Fiona Miller, of Tricky Hat Productions, commented: “At Tricky Hat, we are delighted to get further funding that will enable us to spread The Flames to new areas in Scotland. And to build on our successful collaborations so far.”
Paisley-based Outspoken Arts Scotland will present their 2018/19 programme led by award-winning arts producer Steven Thomson, former producer of the Glasgay! Festival.
Ullapool Dance’s North West Highlands Dance for All will offer a dance programme for all ages and abilities.
Dundee Jazz Festival, SEALL Festival of Small Halls in Orkney, Galoshans Festival in Inverclyde, East Neuk Festival in Fife and Take Me Somewhere in Glasgow have all received funding towards their 2018/19 programmes.
East Neuk Festival artistic director, Svend McEwan-Brown, commented: “East Neuk Festival is local and global – drawing musicians and music lovers from all over the world to Fife. This will be the 15th festival, and we continue to develop and broaden our range further every single year. This support enables us to create more opportunities for all kinds of musicians – from top international stars to budding talents in our community – to perform to the fantastic East Neuk Festival audience.”
Lauren Grech, of Galoshans Festival, commented: “Galoshans Festival 2018 has come together as a vibrant and exciting community event for all ages. We welcomed performers and artists from Glasgow, Dundee, Alloa and Findhorn amongst others to join us at our exhibition and parade which celebrated the old tradition of ‘Going Galoshans’ – something that started right here in Greenock before it was exported to America and became the global event it is today. We’re grateful for the support from Creative Scotland that allowed us to bring Hallowe’en home to Inverclyde.”
Iain Munro, acting chief executive at Creative Scotland, said: “It’s terrific to see such a high number of emerging and established individual artists and creative practitioners being supported to develop their practice through these National Lottery funding awards, helping to increase access to cultural activity for a wide variety of participants and audiences across Scotland.
“This round will see the creation of new work from Lau, classical guitarist Sean Shibe, choreographer Kally Lloyd-Jones, award winning writers John and Martin Kielty and performer-director Al Seed, amongst others. We are also pleased to support the artistic programming of Scottish Glass Society, Tricky Hat Productions, Outspoken Arts Scotland and Ullapool.
“Dundee Jazz Festival, SEALL Festival of Small Halls in Orkney, Galoshans Festival in Inverclyde, East Neuk Festival in Fife and Take Me Somewhere in Glasgow have also received funding towards their artistic programmes.”
Notes to editors:
Open Project Funding is available to a wide range of organisations and individuals working across Scotland in the arts, screen and creative industries. It supports a broad spectrum of activity including creative and professional development, research and development, production, small capital requirements, touring and collaborations, festivals, arts programming, audience development, etc. A full list of activities supported through this route is set out in the Open Project Funding application guidance. Support is available for projects of different scale and duration with the maximum period of award being set at two years. Awards are made in the range £1,000 to £100,000 (or up to £150,000 by exception). Details of the Open Project Fund and all other Creative Scotland funding can be found on our website at http://www.creativescotland.com/funding/funding-programmes/open-project-funding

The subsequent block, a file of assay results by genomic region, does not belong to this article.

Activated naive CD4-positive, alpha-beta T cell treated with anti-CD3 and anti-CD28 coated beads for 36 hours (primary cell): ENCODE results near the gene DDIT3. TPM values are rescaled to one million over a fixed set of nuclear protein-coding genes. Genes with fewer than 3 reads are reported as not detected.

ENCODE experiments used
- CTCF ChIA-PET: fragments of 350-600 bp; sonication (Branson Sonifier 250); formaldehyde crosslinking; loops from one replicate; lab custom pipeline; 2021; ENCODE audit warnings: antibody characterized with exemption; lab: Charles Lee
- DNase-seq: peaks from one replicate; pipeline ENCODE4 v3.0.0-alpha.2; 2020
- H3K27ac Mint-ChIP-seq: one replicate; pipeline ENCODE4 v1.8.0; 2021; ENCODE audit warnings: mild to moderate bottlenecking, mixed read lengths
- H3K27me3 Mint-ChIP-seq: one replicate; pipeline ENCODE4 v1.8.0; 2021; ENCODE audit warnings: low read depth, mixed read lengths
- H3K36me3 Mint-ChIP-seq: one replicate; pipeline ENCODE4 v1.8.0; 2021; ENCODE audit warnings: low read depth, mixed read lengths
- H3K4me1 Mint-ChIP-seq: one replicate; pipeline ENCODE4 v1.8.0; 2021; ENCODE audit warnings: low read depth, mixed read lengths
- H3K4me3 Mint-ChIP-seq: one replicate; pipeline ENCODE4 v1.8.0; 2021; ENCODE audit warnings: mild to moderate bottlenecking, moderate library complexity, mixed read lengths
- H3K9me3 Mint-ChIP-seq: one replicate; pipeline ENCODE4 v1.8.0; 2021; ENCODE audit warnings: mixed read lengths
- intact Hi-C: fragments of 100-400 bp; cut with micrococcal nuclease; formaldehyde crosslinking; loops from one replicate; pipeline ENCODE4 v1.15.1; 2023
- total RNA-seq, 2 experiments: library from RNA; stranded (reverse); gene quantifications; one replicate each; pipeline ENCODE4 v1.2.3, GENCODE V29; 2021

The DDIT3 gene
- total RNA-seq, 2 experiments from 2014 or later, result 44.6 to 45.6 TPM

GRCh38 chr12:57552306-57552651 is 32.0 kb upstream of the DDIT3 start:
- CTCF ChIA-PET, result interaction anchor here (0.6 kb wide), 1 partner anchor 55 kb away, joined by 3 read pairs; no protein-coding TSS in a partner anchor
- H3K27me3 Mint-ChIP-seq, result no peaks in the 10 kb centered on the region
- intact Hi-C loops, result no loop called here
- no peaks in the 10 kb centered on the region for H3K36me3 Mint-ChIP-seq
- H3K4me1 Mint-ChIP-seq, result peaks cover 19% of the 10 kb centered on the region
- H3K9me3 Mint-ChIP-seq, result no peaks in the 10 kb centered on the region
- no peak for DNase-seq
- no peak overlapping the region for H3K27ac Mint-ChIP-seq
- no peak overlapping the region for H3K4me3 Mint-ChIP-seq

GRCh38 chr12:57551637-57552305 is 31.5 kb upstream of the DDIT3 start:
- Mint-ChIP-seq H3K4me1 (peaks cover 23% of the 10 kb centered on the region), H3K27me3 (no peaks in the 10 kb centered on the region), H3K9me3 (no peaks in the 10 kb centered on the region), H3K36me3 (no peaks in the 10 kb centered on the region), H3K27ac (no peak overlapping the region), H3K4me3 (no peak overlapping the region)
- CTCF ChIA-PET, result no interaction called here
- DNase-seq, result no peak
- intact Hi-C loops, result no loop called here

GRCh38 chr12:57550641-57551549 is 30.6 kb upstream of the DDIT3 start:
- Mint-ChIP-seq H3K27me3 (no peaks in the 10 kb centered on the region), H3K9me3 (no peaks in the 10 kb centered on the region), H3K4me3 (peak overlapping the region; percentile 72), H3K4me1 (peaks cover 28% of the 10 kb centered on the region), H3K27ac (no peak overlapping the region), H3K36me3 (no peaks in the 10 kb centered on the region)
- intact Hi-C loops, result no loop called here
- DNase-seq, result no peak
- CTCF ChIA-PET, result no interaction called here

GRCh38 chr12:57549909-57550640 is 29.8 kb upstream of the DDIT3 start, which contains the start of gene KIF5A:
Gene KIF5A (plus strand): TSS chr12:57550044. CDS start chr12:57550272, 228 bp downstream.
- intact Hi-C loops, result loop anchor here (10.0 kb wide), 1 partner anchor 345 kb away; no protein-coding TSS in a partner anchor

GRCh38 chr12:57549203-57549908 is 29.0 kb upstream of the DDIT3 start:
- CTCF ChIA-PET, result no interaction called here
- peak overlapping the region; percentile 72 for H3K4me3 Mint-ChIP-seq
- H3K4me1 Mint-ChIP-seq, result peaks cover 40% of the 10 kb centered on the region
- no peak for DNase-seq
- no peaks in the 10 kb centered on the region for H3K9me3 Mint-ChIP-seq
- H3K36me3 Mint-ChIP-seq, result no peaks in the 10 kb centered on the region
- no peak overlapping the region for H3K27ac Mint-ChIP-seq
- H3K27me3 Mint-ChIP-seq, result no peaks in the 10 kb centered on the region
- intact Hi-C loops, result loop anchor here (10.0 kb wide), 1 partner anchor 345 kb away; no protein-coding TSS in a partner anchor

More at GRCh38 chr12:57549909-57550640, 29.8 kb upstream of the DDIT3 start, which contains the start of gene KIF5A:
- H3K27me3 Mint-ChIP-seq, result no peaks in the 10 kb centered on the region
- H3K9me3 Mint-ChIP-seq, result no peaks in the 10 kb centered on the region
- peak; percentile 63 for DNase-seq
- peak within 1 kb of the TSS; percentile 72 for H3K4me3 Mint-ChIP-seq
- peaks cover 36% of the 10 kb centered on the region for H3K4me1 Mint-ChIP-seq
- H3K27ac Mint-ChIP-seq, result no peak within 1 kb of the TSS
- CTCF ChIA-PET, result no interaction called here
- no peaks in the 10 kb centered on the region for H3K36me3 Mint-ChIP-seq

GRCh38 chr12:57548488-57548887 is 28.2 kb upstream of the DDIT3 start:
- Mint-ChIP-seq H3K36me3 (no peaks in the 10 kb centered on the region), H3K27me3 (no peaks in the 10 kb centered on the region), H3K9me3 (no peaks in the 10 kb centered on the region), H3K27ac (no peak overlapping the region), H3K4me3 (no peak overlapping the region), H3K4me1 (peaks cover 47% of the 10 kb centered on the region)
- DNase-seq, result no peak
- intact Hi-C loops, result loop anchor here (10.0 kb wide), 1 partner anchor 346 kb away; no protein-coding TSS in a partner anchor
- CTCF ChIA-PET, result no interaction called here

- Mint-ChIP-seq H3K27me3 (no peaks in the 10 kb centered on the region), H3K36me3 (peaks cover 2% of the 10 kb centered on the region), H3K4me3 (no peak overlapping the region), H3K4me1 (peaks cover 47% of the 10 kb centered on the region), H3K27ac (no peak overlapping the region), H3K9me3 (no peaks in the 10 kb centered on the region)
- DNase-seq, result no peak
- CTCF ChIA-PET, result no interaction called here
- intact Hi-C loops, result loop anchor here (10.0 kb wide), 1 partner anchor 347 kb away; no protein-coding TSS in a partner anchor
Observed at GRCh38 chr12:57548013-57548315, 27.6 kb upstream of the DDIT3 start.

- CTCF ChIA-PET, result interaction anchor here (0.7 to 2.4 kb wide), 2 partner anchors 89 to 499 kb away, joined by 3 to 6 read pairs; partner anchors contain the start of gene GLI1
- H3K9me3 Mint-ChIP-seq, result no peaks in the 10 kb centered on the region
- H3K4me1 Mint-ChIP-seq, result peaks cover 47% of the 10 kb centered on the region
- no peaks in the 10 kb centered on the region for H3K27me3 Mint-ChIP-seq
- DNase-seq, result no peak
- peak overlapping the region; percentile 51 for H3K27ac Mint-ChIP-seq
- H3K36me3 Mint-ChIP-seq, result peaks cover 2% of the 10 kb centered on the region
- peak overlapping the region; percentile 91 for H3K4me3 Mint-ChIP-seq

Please note the funding awards listed (attached) remain offers of funding until such time as all terms and conditions have been formally accepted and fulfilled by the award recipient. If an award recipient fails to accept any offer, the funding award will be withdrawn and credited to future Open Project Funding Panels.
Creative Scotland is the public body that supports the arts, screen and creative industries across all parts of Scotland on behalf of everyone who lives, works or visits here. We enable people and organisations to work in and experience the arts, screen and creative industries in Scotland by helping others to develop great ideas and bring them to life. We distribute funding provided by the Scottish Government and the National Lottery. For further information about Creative Scotland please visit www.creativescotland.com. Follow us @creativescots and www.facebook.com/CreativeScotland
Creativity Matters: The arts, screen and creative industries in Scotland deliver real benefits and make a real difference to all our lives regardless of who we are or where we live. Film, theatre, literature, dance, music, visual art, video games, craft, and the commercial creative industries all contribute to a flourishing society, to our education and learning and to our skills, jobs and economy.
Public funding for the arts, screen and creative industries, through both the Scottish Government and through the National Lottery, helps make life better in Scotland – better for us all as individuals, as communities and as a nation.
As we say in our ten-year plan Unlocking Potential, Embracing Ambition we want Scotland to be a place where the arts, screen and creative industries are valued and recognised, where artists and creative people can flourish and thrive, and where everyone, everywhere, is interested and curious about creativity.
Sophie Bambrough, media relations and PR officer